The governing Democratic Progressive Party (DPP) has challenged its critics saying there is no legitimate reason for the party to get rid of its vice-president for the South, George Chaponda.
The party says the fact that he is answering a court case does not warrant a removal from his position as he is only an accused person.
There were reports of growing calls from political and social commentators requesting the party to do away with Chaponda in its rank and file, a former Minister of Agriculture, Irrigation and Water Development and also a legislator for Mulanje West, because of his court case.
The former Cabinet minister alongside Rashid Tayub, a Transglobe Produce Limited director and Grace Mijiga-Mhango, chairperson of the Grain Traders and Processors Association of Malawi (GTPA), were arrested by the Anti-Corruption Bureau (ACB) on suspicion of corruption relating to procurement of government maize from Zambia.
But in an interview on Sunday, DPP publicity secretary Francis Kasaila said the party believes that in any process, people have the right to be heard until proven guilty by a competent court of law.
“So, as a party, unless a competent court decides otherwise that is when we will be able to make a decision. For now, we cannot make a decision on the basis of an accusation,” said Kasaila who is also Minister of Labour, Youth, Sports and Manpower Development.
But the spokesperson’s remarks contradict what he, and the party’s secretary general Greizeldar Jeffrey, told The Nation in February 2017 that the party’s national governing council (NGC) was scheduled to meet then to consider what action to take against Chaponda.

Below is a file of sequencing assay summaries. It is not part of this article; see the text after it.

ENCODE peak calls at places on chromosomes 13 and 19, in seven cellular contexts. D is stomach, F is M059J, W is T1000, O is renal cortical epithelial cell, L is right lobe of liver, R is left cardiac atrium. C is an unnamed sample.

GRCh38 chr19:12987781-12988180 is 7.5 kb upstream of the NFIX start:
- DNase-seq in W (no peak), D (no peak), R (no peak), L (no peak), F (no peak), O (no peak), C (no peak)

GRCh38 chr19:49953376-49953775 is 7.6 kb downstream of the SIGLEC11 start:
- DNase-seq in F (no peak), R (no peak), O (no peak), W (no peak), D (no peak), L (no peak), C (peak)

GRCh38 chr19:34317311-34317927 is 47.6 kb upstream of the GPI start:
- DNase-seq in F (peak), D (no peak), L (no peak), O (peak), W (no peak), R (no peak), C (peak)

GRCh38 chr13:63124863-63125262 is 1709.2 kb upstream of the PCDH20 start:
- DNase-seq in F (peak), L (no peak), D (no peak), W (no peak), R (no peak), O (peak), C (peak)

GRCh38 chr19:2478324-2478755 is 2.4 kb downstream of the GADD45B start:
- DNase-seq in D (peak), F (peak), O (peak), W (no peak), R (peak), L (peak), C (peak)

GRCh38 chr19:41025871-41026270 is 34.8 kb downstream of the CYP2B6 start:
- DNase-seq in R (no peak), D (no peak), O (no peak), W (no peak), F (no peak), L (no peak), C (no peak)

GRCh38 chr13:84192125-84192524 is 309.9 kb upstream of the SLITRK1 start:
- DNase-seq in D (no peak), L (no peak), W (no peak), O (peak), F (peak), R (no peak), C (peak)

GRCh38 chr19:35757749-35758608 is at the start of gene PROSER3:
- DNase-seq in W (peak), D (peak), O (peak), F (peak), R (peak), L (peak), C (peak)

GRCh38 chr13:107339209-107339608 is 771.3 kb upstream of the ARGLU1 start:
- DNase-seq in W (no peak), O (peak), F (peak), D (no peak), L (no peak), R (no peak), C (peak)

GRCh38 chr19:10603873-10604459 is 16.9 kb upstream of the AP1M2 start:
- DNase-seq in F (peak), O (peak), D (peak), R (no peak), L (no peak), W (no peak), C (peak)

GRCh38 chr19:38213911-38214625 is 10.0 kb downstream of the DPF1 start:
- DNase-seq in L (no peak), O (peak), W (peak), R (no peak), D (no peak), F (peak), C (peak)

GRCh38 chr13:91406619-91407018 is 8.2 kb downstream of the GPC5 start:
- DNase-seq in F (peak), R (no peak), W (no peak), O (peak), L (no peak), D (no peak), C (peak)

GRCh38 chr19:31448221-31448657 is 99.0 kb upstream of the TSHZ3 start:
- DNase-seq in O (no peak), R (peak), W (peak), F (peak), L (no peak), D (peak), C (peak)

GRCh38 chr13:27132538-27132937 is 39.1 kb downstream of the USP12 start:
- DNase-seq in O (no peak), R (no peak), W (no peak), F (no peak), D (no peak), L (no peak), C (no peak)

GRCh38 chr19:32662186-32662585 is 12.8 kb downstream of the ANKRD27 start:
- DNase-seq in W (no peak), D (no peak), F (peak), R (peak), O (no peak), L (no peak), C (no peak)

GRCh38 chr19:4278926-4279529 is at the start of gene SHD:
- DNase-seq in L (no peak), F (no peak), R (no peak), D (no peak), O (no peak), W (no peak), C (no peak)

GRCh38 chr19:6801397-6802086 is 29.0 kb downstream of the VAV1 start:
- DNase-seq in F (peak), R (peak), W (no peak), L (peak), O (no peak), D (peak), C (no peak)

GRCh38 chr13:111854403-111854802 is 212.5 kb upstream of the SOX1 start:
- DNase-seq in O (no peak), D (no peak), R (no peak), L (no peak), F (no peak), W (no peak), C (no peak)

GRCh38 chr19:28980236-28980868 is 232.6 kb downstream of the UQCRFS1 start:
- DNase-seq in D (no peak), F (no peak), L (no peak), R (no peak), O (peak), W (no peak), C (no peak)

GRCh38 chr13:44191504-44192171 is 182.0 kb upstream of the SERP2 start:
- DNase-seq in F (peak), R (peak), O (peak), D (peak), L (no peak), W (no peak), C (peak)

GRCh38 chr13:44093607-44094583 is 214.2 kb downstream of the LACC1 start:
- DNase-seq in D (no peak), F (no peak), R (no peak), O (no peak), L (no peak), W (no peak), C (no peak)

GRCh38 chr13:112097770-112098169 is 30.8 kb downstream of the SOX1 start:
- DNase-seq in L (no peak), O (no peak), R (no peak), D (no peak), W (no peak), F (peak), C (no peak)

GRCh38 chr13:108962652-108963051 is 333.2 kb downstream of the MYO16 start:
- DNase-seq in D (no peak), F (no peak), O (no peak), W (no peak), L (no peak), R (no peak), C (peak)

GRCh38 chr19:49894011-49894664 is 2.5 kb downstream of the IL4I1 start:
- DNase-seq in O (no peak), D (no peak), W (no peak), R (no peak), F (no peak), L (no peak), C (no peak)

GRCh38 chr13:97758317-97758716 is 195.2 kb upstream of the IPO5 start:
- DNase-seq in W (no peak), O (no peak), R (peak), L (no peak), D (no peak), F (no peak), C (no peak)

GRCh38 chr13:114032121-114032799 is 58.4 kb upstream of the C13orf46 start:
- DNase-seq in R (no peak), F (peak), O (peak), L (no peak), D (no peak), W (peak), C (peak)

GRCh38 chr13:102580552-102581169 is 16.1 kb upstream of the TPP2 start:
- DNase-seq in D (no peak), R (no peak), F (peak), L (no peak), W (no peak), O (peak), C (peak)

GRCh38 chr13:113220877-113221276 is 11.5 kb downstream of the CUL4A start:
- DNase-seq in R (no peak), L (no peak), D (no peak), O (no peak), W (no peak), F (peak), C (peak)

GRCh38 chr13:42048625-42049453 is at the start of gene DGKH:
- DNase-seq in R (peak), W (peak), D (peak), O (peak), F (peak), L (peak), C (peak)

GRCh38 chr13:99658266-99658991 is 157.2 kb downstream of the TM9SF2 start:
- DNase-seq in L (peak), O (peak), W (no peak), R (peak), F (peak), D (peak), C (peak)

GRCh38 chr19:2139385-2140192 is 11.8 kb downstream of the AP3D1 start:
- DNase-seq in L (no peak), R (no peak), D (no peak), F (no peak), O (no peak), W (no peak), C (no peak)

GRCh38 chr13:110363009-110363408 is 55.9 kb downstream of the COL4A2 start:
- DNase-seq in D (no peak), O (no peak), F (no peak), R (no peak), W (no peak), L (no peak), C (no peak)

Kasaila also denied reports that President Peter Mutharika had barred the former minister from attending any DPP public events.
In a separate interview on Sunday, DPP regional governor for the South, Charles Mchacha, also described the reports that the party was under pressure to fire Chaponda and that he had been barred from party events as imaginary.
“Any appointment or dismissal made by the party’s president cannot be concealed. So why should it not be made public,” he said.
Mchacha also claimed that in as far as the region was concerned, there were no divisions among its rank and file to have Chaponda removed.
Chaponda was not available when contacted but he told The Daily Times recently that at no point has the party’s NGC brought up his court issue and that he had been attending all party meetings.
But commenting on the matter, University of Livingstonia (Unilia) political scientist George Phiri said removing Chaponda was necessary as the party prepares for the 2019 Tripartite Elections.
He said: “What happened gives a bad picture for the governing party and removing him would clear that image. So, it is necessary that the decision has to be carried out.”
Chaponda, the party’s stalwart, was fired from Cabinet on February 22 2017 following public pressure after the ACB instituted investigations on allegations of his involvement in the K26 billion maize import deal from Zambia, popularly known as maizegate.